The Rack, The Floor, Or The Table?
Okay, I know that sounds like an offer from someone about to torture you in the most medieval way imaginable, but it's actually one of the main determining factors in your choice of vocal processor.
The other style of processor, the table-top make, is much more suited to the needs of the in-home recording artist and coffee house performer.
As you scroll through our list, you'll notice that there are three basic builds for your vocal processor. The long, thin builds are rack-mounted processors, designed to fit in a rack along with other effects processors for permanent installation in a studio or for transportation on tour. If you're a serious touring artist with a need for something set in a durable housing, these are the processors you'll want to look at first. They will require you to purchase said housing, and the empty slots therein will probably tempt you into buying additional rack-mounted effects, so this is likely the priciest option in the long run.
There are also processors on our list that look like pretty straightforward floor pedals. That's because they are. The foot pedal has long been the go-to interface for musicians in all walks of performance, whether in the studio, on stage, or at home. They provide the convenience of instant toggling and interaction that a rack mount does not, and they're often built to withstand tremendous amounts of abuse, so you don't have to buy any additional hardware to ensure their lifespan.
The other style of processor, the table-top make, is much more suited to the needs of the in-home recording artist and coffee house performer. They have just as much versatility and processing power as the competition, but they suffer from the weakest construction and a less efficient interface. If you're a lighter performer or you just happen to take immaculate care of your gear, these could be the processors for you.
Cher-ing Is Caring: A History Of Vocal Processing
When I was a teenager, Cher released her international hit single "Believe." In it, the legendary performer took a specific processor called Auto-tune, originally designed to correct out-of-tune singers, and used it to create an audio experience with her voice that the masses had never before heard. It's the effect you hear whenever a singer's voice seems to digitally jump from one note to the next.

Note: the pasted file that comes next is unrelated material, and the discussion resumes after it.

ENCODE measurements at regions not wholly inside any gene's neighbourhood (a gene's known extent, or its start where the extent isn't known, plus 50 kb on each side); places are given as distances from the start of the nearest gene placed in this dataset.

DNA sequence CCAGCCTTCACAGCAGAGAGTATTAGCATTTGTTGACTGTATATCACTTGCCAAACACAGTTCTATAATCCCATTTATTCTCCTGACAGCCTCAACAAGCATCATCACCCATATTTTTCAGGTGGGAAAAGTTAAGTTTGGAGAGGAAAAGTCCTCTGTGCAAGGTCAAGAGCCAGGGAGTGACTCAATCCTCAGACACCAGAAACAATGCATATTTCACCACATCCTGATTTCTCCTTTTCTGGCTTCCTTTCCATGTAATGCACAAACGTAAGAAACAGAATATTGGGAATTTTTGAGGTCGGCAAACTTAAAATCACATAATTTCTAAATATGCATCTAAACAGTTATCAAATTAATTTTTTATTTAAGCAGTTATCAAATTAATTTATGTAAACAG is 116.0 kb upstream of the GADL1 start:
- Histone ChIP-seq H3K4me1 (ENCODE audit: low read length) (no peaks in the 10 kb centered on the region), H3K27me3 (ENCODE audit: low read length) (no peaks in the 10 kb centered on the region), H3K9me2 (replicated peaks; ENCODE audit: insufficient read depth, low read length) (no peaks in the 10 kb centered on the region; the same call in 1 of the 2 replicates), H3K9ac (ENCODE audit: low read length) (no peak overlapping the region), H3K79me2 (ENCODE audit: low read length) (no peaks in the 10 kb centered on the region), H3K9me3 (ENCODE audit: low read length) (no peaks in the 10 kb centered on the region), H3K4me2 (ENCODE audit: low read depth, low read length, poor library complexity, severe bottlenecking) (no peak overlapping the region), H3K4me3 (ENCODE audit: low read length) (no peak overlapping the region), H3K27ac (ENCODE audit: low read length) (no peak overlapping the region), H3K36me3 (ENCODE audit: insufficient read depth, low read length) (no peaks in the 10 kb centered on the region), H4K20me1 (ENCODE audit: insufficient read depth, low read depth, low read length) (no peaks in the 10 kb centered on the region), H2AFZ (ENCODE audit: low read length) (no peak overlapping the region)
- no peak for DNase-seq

Cher's case is a pretty clear example of vocal processing in the digital age, but the art has existed for a long time in various analogue forms.
From there, all bets were off, and effects were only limited by the imaginations of the audio engineers and the available hardware.
Open a playbill, and you're liable to see the characters listed under the heading 'Dramatis Personae,' the Latin for 'masks of the drama.' In ancient Greek theatre, actors wore masks in part to symbolize their character in a given play, but also because the masks were built to project sound outward. In fact, the root of the word mask, 'persona' can be broken down into 'per,' which means through, and 'son' a root word for sound.
Things stayed pretty stagnant from there until the advent of recorded sound. Any and all devices for the recording and playing back of voices could be considered kinds of vocal processing, but the actual processing of audio signals based on the quality state of their electrical transmissions was vastly expanded in the radio age.
Those radio developments all made their way into the musical recording studios which found an interest in slightly more experimental tampering like compression and gain in the 1950s and 60s. Phil Spector and George Martin, in particular, were two pioneers in using processors designed to clean up vocals and turn them against the original signals to create new and exciting soundscapes.
From there, all bets were off, and effects were only limited by the imaginations of the audio engineers and the available hardware. Today, in the digital age, one can affect a voice to do almost anything.